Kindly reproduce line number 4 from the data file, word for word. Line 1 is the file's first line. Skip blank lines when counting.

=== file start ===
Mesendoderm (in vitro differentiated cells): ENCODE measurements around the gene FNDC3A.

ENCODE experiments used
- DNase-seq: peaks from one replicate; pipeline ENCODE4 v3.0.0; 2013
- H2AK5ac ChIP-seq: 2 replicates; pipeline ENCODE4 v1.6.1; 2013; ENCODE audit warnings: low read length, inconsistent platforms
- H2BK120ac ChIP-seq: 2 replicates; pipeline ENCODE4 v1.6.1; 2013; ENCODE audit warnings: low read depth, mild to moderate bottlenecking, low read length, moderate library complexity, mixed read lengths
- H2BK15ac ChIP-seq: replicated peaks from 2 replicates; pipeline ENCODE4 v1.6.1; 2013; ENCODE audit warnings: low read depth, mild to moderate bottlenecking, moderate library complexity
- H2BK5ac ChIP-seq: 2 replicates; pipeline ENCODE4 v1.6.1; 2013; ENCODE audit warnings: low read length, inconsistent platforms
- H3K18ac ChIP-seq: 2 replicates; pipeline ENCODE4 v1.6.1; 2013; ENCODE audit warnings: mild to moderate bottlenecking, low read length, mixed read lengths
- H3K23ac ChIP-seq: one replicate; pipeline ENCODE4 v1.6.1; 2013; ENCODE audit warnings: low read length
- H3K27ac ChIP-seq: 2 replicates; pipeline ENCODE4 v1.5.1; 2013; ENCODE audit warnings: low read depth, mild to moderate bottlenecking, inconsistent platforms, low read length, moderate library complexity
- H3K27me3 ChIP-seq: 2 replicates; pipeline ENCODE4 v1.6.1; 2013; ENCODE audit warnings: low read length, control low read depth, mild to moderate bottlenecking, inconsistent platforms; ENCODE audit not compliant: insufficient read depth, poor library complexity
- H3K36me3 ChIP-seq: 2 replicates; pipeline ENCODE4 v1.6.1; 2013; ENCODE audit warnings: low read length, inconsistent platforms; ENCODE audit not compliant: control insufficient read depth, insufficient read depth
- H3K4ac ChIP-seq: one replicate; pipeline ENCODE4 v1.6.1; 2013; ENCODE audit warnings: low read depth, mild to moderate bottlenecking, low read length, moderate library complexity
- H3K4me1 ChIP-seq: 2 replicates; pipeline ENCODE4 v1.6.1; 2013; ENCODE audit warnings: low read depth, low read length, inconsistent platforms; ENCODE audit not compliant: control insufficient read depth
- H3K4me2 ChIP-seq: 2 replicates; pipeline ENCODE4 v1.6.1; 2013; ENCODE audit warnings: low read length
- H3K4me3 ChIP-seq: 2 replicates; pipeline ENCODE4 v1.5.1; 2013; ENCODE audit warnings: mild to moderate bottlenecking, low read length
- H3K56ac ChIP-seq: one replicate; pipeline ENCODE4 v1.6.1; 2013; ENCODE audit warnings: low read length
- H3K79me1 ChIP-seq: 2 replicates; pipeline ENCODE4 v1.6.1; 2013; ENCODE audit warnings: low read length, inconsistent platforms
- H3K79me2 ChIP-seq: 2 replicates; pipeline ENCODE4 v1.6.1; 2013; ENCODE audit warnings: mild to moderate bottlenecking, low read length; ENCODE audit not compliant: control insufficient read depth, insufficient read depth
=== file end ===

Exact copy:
- H2AK5ac ChIP-seq: 2 replicates; pipeline ENCODE4 v1.6.1; 2013; ENCODE audit warnings: low read length, inconsistent platforms